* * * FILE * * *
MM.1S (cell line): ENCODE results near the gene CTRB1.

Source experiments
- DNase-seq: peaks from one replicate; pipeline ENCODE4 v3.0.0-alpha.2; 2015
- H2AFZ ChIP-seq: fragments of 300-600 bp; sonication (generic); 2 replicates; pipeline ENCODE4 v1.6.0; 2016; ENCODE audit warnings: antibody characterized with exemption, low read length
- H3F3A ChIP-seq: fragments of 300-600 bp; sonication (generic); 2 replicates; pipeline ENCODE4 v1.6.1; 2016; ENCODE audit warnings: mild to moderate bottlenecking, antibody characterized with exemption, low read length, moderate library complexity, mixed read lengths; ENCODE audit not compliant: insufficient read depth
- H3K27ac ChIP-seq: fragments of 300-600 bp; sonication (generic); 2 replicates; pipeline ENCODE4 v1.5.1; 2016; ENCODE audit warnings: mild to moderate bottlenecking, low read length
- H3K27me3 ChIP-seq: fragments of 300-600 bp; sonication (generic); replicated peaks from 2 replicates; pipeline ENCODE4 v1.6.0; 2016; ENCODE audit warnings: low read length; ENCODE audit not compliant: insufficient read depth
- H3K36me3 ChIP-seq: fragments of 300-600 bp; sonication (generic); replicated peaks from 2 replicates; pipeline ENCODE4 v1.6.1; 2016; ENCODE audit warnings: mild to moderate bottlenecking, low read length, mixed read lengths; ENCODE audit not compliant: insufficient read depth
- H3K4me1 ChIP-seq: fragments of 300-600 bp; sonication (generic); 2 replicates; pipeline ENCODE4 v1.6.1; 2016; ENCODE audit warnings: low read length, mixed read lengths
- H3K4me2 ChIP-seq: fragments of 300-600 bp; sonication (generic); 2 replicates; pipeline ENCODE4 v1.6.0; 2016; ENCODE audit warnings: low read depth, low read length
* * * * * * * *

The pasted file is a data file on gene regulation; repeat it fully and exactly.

MM.1S (cell line): ENCODE results near the gene CTRB1.

Source experiments
- DNase-seq: peaks from one replicate; pipeline ENCODE4 v3.0.0-alpha.2; 2015
- H2AFZ ChIP-seq: fragments of 300-600 bp; sonication (generic); 2 replicates; pipeline ENCODE4 v1.6.0; 2016; ENCODE audit warnings: antibody characterized with exemption, low read length
- H3F3A ChIP-seq: fragments of 300-600 bp; sonication (generic); 2 replicates; pipeline ENCODE4 v1.6.1; 2016; ENCODE audit warnings: mild to moderate bottlenecking, antibody characterized with exemption, low read length, moderate library complexity, mixed read lengths; ENCODE audit not compliant: insufficient read depth
- H3K27ac ChIP-seq: fragments of 300-600 bp; sonication (generic); 2 replicates; pipeline ENCODE4 v1.5.1; 2016; ENCODE audit warnings: mild to moderate bottlenecking, low read length
- H3K27me3 ChIP-seq: fragments of 300-600 bp; sonication (generic); replicated peaks from 2 replicates; pipeline ENCODE4 v1.6.0; 2016; ENCODE audit warnings: low read length; ENCODE audit not compliant: insufficient read depth
- H3K36me3 ChIP-seq: fragments of 300-600 bp; sonication (generic); replicated peaks from 2 replicates; pipeline ENCODE4 v1.6.1; 2016; ENCODE audit warnings: mild to moderate bottlenecking, low read length, mixed read lengths; ENCODE audit not compliant: insufficient read depth
- H3K4me1 ChIP-seq: fragments of 300-600 bp; sonication (generic); 2 replicates; pipeline ENCODE4 v1.6.1; 2016; ENCODE audit warnings: low read length, mixed read lengths
- H3K4me2 ChIP-seq: fragments of 300-600 bp; sonication (generic); 2 replicates; pipeline ENCODE4 v1.6.0; 2016; ENCODE audit warnings: low read depth, low read length